Working from home can be awesome: more freedom, lunch from your own fridge, conference calls in your sweats. And it was a little more fun working from home when everyone wasn’t doing it (COVID!). But what happens when it isn’t awesome anymore? When you’re slogging through long, lonely working hours from a single room in your house?

During the COVID-19 pandemic, many workers are navigating the shift from office to home. Whether you’re a seasoned telecommuter or a newbie to remote work, here are some small ways to keep things fun and fresh.

1. Get moving

The desk is life for most of us, but we knew that when we signed up for the job. We just didn’t know a global pandemic would force us to spend whole weeks in our homes.

In the office, you might get up to get coffee or to chat with a coworker. When working from home, it can be a little tougher to get moving. Be sure to:

  • Take breaks

Never feel bad for needing a break. Experts recommend taking a 15-20 minute break for every 50-90 minutes of work.

Not only will a break give you a fresh perspective on whatever you’re working on at the moment, but it will also prepare you for whatever is next on the to-do list. A fresh outlook can work wonders for your productivity. If you find yourself forgetting to take breaks, schedule them into your day, the same as you would anything else.

  • Take walks

Get your blood flowing. Working from home means that you’re almost certainly not getting enough exercise.

Going into the office at least requires a walk to your vehicle and another into the office. And it’s probably a safe bet that you’re not getting the same step count walking from your bed to your home office.

No matter your location, take a walk, even if that walk is during a call, meeting, or just pacing on your front porch. You’ll get a quick shot of Vitamin D, as well as health benefits like improved blood pressure, weight management, reduced risk of heart disease, and better circulation.

You’ll also see mental health improvements. Walking can improve creativity; in fact, a Stanford University study found that walking boosts creative ideation during a walk and shortly after.

  • Play with your kids

One perk of working from home is the chance to play with your schedule a little. Give in: You’ll be happier, and your kids will, too.

When school is in session, your likely kids get home before you get off work. During a crisis like COVID-19, your kids might be home with you all the time.

Get up and check on them. Take five minutes to throw a frisbee with them in the driveway. Even if it’s something as small as taking the time to check their homework, you’ll enjoy the time you wouldn’t usually get to bond with your kids.

2. Communicate more

Communication is critical for remote teams. It’s easy for information to get lost without face-to-face interaction, not to mention the inability to read body language or tone of voice.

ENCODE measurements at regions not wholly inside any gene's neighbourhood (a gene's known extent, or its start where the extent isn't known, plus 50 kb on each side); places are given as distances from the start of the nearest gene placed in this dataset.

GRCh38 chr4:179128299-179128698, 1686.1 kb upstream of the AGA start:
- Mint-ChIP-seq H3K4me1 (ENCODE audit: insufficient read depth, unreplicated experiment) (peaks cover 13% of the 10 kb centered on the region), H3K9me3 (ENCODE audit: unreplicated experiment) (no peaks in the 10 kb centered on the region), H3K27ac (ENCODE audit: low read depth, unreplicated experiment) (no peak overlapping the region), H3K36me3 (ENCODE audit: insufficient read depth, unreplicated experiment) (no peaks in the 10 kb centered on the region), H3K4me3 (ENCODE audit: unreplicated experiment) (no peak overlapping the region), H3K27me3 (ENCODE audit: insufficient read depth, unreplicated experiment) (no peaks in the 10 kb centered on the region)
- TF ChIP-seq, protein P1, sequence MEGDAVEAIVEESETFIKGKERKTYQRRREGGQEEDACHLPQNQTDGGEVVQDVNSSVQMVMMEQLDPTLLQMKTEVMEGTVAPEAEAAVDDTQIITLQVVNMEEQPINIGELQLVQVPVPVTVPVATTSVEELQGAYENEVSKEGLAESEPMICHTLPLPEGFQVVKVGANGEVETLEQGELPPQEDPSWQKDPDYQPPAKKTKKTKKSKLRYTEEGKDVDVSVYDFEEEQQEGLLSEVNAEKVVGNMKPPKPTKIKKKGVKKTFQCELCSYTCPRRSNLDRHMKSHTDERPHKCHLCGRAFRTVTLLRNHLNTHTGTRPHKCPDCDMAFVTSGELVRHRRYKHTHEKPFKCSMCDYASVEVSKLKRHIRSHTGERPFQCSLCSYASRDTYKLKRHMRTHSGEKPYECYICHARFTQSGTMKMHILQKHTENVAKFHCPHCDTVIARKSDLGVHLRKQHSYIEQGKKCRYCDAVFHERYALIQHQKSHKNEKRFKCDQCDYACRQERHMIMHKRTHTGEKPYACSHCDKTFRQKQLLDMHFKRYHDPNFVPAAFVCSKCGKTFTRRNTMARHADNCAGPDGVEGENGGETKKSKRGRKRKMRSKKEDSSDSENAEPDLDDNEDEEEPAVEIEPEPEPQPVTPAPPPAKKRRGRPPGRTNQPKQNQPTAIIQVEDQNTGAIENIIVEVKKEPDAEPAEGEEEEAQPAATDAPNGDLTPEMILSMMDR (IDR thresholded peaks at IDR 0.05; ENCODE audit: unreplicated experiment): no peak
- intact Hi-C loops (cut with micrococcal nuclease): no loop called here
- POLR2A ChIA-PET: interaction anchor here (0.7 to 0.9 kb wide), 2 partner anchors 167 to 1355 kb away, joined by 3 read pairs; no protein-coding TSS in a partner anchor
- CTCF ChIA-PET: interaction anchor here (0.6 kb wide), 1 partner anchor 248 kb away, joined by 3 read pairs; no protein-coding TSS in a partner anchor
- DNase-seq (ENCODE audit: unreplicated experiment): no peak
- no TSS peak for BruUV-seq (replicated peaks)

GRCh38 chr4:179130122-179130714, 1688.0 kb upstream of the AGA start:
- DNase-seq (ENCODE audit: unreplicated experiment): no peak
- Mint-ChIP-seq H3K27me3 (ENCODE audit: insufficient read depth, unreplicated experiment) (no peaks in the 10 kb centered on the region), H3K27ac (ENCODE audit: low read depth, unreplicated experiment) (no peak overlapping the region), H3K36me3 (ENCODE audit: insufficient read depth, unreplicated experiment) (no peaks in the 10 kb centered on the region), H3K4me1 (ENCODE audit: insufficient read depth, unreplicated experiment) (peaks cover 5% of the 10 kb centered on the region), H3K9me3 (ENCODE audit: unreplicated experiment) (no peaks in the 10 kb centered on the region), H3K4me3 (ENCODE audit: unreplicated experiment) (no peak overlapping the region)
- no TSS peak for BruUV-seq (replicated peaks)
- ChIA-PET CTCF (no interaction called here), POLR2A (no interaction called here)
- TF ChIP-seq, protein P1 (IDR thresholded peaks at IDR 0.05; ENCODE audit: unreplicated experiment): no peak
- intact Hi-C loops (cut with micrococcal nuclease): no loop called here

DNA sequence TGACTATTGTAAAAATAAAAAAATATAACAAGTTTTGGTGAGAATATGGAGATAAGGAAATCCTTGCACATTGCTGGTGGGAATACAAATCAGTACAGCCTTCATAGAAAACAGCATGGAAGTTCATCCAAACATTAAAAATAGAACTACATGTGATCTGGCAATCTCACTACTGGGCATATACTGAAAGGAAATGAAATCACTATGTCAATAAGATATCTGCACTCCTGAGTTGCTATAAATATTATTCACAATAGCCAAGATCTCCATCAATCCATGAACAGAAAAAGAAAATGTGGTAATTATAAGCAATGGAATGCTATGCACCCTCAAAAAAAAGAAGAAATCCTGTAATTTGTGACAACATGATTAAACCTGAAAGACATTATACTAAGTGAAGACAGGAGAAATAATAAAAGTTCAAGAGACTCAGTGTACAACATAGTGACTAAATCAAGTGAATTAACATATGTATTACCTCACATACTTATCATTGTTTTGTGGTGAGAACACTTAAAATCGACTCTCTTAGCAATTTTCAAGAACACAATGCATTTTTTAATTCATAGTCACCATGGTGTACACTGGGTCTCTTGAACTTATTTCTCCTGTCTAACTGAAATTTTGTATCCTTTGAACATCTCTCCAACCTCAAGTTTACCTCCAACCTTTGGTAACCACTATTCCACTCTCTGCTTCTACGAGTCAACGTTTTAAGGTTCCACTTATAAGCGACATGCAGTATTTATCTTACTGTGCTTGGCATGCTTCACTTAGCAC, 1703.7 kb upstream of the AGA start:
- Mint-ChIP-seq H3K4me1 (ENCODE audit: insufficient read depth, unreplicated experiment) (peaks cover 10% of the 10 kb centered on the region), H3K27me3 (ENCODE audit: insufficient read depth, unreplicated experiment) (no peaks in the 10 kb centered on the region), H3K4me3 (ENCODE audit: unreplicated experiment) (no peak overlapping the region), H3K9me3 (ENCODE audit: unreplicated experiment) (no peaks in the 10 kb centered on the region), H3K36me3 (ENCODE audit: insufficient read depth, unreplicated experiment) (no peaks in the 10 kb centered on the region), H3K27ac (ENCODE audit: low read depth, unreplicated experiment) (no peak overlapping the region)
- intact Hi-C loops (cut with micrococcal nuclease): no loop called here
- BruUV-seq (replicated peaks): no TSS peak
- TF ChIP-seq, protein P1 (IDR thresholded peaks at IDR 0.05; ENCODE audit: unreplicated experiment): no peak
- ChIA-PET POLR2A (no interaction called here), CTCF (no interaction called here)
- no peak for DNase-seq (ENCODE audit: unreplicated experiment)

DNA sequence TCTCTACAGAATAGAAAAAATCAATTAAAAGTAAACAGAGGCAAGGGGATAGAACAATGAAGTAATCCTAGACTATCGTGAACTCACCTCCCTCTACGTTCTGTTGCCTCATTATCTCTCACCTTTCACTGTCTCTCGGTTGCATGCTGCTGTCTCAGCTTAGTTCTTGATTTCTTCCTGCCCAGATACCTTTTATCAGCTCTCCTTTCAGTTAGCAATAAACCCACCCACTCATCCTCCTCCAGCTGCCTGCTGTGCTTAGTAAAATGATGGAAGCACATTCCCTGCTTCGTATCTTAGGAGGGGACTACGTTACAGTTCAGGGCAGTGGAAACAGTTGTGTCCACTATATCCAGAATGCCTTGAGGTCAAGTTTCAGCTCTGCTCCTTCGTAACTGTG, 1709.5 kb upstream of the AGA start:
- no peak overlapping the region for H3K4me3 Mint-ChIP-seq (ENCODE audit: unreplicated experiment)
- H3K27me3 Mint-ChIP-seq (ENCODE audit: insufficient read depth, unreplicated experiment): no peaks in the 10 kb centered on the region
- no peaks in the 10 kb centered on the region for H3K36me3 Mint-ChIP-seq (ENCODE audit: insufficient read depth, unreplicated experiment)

Schedule regular calls to stay in touch, both for social and professional reasons. Prioritize clarity in the emails and Slacks you send. A team video call in the morning can help keep morale high.

Motivating a remote team can be tricky. Ask team members what they need to be happy and productive at home. Use compliments to show that you’re still paying attention to their work. If a project falls short, hop on the phone. Even if it’s just for 5 minutes, communicating expectations can ease uncertainty and make workflows smoother.

3. Attack the day

Working from home for days on end doesn’t necessarily inspire the carpe diem mentality, but it’s still essential that you seize the day. Lounging around doesn’t promote productivity. When you’re working from home for an extended period, it’s probably time to give the ole’ sweatpants and baseball cap a rest.

Your look doesn’t have to be runway-ready, but you should present yourself as you would if you were headed into any day at the office. If you usually shower before work, you should shower. If you regularly curl your hair or wear makeup, you should do that, too. Whatever your routine — stick to it.

4. Avoid isolation

Most of our adult social interaction is with our team members, especially when we’re practically strapped to our homes. Unfortunately, “hanging with friends” isn’t an essential activity in the eyes of the law.

In terms of mental and physical health, however, social interaction is just as important as exercise. Social interaction (or lack thereof) can even impact a person’s mortality or risk of cancer.

While working from home, you have to work harder to stay in touch. Working harder to keep in touch isn’t a bad thing, per se, but it does mean that you have to be deliberate about regularly reaching out to friends, family, and coworkers. Lean on these people for support and humor when you spend your day alone.

Think of all the fun events you can still do from home: hosting Skype happy hour, where everyone makes their favorite drink at home, holding an office spirit week with themed days, holding daily challenges with friends, such as walking 10,000 steps.

Working from home isn’t so fun when you’re forced into it. But there are plenty of things you can do to keep your life fresh. All you need is a little imagination.